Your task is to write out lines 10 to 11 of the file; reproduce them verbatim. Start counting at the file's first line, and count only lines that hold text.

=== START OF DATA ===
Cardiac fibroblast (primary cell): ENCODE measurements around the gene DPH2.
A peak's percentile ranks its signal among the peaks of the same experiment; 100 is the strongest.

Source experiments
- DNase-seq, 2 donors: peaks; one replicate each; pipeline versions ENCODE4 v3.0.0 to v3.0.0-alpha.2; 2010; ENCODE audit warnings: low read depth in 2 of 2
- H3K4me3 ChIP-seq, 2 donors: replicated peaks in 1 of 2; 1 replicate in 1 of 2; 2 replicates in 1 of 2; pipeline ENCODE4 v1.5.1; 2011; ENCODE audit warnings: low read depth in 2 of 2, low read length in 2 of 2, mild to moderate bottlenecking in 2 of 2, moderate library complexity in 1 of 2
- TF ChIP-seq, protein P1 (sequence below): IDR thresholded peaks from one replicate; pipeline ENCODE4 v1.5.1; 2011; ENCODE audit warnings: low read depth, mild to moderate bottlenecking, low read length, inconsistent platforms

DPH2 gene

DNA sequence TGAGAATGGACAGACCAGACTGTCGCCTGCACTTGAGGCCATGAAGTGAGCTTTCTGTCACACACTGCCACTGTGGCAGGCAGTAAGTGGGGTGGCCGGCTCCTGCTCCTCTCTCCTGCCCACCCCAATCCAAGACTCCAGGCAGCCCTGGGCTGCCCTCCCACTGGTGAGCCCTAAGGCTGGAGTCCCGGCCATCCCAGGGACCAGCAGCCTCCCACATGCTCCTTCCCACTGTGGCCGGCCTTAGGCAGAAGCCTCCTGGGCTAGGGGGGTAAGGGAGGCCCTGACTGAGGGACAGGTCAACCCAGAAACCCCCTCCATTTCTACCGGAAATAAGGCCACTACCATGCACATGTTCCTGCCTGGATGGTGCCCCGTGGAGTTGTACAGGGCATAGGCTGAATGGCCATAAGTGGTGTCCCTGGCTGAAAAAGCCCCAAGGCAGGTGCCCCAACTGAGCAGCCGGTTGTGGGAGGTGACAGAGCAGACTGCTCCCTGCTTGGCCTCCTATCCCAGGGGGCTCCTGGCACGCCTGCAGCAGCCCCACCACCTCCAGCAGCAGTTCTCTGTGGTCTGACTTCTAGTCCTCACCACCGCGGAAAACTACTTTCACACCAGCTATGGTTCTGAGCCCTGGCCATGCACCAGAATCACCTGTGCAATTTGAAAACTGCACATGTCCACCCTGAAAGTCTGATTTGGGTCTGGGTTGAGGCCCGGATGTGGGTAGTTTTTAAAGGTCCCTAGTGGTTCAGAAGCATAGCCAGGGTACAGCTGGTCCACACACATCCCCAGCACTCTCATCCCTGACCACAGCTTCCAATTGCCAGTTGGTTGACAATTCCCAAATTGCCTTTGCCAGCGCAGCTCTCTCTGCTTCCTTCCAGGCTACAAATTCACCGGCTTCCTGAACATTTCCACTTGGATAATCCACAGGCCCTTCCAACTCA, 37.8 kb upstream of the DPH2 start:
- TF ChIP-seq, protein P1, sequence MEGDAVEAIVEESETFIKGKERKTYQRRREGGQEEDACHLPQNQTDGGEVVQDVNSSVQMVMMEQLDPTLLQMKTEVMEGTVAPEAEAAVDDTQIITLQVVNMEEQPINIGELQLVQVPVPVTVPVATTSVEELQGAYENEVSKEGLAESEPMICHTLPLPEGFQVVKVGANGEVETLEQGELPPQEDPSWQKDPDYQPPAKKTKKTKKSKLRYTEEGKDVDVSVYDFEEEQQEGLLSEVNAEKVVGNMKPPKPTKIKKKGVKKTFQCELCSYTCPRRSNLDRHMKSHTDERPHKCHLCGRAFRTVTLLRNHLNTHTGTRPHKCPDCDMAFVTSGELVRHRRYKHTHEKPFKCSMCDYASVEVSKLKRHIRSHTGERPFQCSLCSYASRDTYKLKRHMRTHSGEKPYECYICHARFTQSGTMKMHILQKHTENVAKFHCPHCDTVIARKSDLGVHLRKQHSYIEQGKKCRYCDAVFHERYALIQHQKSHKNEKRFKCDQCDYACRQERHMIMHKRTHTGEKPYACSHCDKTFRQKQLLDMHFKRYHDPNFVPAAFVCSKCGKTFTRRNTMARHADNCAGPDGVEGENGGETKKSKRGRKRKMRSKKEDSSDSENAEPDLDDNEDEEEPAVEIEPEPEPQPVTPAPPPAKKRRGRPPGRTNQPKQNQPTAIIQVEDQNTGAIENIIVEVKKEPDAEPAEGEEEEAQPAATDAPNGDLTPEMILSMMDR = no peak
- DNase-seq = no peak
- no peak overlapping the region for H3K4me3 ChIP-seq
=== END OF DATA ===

- DNase-seq = no peak
- no peak overlapping the region for H3K4me3 ChIP-seq